“One in 10 cases of tuberculosis in China cannot be treated by the most commonly-used drugs, driven by a lack of testing and misuse of medicine, according to a national survey that showed for the first time the size of the drug-resistant epidemic,” the Associated Press reports (Wong, 6/7). “‘In 2007, one third of the patients with new cases of tuberculosis and one half of the patients with previously treated tuberculosis had drug-resistant disease,’ said the study in the New England Journal of Medicine,” Agence France-Presse reports, adding, “Even more, the prevalence of multi-drug resistant [tuberculosis (MDR-TB)] in new cases (5.7 percent) was nearly twice the global average, said the study” (6/6).
“Researchers who tested a novel type of antibiotic against multi-drug-resistant tuberculosis [MDR-TB] are reporting that nearly half of patients who got the new drug cleared the bacteria from their lung fluid in two months,” according to a study published Thursday in the New England Journal of Medicine, Reuters reports. Japanese pharmaceutical company Otsuka developed the experimental drug, delamanid, and “also designed and financed the clinical trial, which took place in 17 medical centers across nine countries,” the news service writes (Emery, 6/6).
Noting that the “[r]oll-out of antiretroviral treatment for HIV in sub-Saharan Africa has been accompanied by rising rates of drug resistance,” Raph Hamers, a global health research fellow at the Academic Medical Centre of the University of Amsterdam, and colleagues “call for improved patient management and the integration of population-based drug resistance surveillance into national treatment programs” in this BMJ analysis. “In sub-Saharan Africa, the region with the highest HIV/AIDS burden, high-level political commitment and substantial international funding have led to an unparalleled scale-up of access to treatment over the past eight years,” they write, adding, “However, little attention has been paid to the potential emergence and spread of drug-resistant HIV and its public health implications.”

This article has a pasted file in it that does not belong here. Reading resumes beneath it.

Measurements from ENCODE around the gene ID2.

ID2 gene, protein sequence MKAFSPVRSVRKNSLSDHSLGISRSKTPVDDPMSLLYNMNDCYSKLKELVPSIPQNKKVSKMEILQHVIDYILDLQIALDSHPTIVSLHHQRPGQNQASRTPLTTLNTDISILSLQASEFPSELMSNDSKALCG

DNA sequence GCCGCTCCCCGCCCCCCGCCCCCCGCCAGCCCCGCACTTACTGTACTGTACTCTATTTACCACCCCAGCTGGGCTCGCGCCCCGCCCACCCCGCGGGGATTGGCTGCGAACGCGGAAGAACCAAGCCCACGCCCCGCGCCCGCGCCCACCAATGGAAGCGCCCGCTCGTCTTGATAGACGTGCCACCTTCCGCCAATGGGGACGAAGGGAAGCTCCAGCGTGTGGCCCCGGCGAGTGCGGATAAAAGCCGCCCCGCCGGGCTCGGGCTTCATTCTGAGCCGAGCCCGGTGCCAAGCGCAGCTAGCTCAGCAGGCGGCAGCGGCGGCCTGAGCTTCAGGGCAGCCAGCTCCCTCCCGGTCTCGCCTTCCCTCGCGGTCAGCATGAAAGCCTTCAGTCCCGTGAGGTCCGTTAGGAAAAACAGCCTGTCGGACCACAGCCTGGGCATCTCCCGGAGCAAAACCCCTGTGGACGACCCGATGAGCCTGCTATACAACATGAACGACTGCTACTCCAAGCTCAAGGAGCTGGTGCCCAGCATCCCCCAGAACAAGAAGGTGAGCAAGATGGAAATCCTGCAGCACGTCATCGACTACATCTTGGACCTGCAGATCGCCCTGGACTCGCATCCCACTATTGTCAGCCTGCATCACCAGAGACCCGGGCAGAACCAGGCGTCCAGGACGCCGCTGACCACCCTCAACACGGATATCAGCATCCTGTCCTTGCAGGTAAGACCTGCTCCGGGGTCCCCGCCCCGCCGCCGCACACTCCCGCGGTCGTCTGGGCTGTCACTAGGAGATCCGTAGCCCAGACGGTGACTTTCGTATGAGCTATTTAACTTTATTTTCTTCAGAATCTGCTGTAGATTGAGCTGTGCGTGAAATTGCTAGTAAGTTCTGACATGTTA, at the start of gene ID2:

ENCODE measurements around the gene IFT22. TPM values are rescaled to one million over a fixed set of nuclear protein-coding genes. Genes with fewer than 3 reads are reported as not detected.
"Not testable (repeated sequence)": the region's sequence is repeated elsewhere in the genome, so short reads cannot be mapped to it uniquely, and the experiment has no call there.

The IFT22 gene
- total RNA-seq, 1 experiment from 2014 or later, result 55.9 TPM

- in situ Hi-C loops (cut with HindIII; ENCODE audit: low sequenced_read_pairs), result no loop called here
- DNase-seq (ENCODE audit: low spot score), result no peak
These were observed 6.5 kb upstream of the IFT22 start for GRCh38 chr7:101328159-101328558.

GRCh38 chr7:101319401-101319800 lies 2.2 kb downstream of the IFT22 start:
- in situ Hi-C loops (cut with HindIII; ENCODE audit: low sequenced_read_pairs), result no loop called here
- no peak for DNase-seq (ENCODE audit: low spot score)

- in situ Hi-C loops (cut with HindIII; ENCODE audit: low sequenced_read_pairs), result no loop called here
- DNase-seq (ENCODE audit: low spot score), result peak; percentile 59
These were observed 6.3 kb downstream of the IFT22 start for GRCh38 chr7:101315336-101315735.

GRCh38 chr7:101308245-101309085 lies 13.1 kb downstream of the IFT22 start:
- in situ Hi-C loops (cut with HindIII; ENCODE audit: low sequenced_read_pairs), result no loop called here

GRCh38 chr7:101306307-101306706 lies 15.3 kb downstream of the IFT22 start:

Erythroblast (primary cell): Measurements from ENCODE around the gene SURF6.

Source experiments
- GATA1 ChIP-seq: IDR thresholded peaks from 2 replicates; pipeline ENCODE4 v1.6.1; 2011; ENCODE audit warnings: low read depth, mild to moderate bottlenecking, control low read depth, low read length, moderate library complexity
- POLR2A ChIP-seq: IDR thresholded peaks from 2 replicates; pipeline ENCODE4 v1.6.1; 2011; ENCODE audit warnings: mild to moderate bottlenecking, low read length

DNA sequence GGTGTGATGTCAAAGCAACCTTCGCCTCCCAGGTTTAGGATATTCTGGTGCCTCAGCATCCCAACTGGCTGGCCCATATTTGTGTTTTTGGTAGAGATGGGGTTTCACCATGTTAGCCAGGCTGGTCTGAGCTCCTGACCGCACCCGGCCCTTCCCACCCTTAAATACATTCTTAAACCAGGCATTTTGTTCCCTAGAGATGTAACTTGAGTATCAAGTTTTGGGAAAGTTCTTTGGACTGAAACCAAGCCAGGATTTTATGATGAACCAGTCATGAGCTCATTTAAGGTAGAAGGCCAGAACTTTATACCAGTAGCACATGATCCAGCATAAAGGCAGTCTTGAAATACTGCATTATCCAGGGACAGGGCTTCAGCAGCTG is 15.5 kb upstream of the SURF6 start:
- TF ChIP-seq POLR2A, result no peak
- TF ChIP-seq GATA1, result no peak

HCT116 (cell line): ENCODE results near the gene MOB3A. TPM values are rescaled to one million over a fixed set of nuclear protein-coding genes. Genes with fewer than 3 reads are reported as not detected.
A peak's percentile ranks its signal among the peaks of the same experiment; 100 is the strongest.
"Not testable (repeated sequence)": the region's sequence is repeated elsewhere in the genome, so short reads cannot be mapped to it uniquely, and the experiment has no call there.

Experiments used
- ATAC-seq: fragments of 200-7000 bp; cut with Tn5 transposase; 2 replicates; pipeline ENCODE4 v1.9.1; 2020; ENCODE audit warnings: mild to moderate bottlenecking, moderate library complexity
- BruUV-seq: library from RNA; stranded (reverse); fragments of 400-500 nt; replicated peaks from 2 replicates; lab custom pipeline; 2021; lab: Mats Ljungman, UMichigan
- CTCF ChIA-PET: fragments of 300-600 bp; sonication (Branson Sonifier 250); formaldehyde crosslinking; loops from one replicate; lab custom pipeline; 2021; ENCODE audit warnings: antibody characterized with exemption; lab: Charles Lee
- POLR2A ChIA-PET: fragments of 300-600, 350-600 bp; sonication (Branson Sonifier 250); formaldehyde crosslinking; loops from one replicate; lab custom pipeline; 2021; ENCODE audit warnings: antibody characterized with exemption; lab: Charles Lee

The Wall Street Journal reports on a rise of multi-drug resistant tuberculosis (TB) in India, writing, “India’s slow response to years of medical warnings now threatens to turn the country into an incubator for a mutant strain of tuberculosis that is proving resistant to all known treatments, raising alarms of a new global health hazard.” The newspaper continues, “Spread of the strain could return tuberculosis to the fatal plague that killed two-thirds of people afflicted, before modern treatments were developed in the 1940s, said Dr. Mario Raviglione, director of the Stop TB Department of the World Health Organization.” The newspaper notes, “The WHO is now assisting India to combat the strain” (Anand, 6/19).
In a study published on Wednesday in the Lancet, researchers from the Centers for Disease Control and Prevention found that “[a]mong 1,278 patients who were resistant to two or more first-line tuberculosis drugs in Estonia, Latvia, Peru, Philippines, Russia, South Africa, South Korea and Thailand, 43.7 percent showed resistance to at least one second-line drug,” which “suggest[s] the deadly disease may become ‘virtually untreatable,'” according to the study, Bloomberg Businessweek reports (Kitamura/Narayan, 8/29). “In about a fifth of cases, they found resistance to at least one second-line injectable [versus oral] drug,” according to Reuters, which states “[t]his ranged from two percent in the Philippines to 47 percent in Latvia.” Overall, 6.7 percent of patients had extensively drug-resistant TB (XDR-TB), meaning patients are resistant to the first-line drugs isoniazid and rifampicin as well as drugs in the fluoroquinolone antibiotic class and a second-line injectable antibiotic, Reuters adds, noting “[r]ates in South Korea, at 15.2 percent, and Russia at 11.3 percent, were more than twice the WHO’s global estimate of 5.4 percent at that time” (Kelland, 8/30).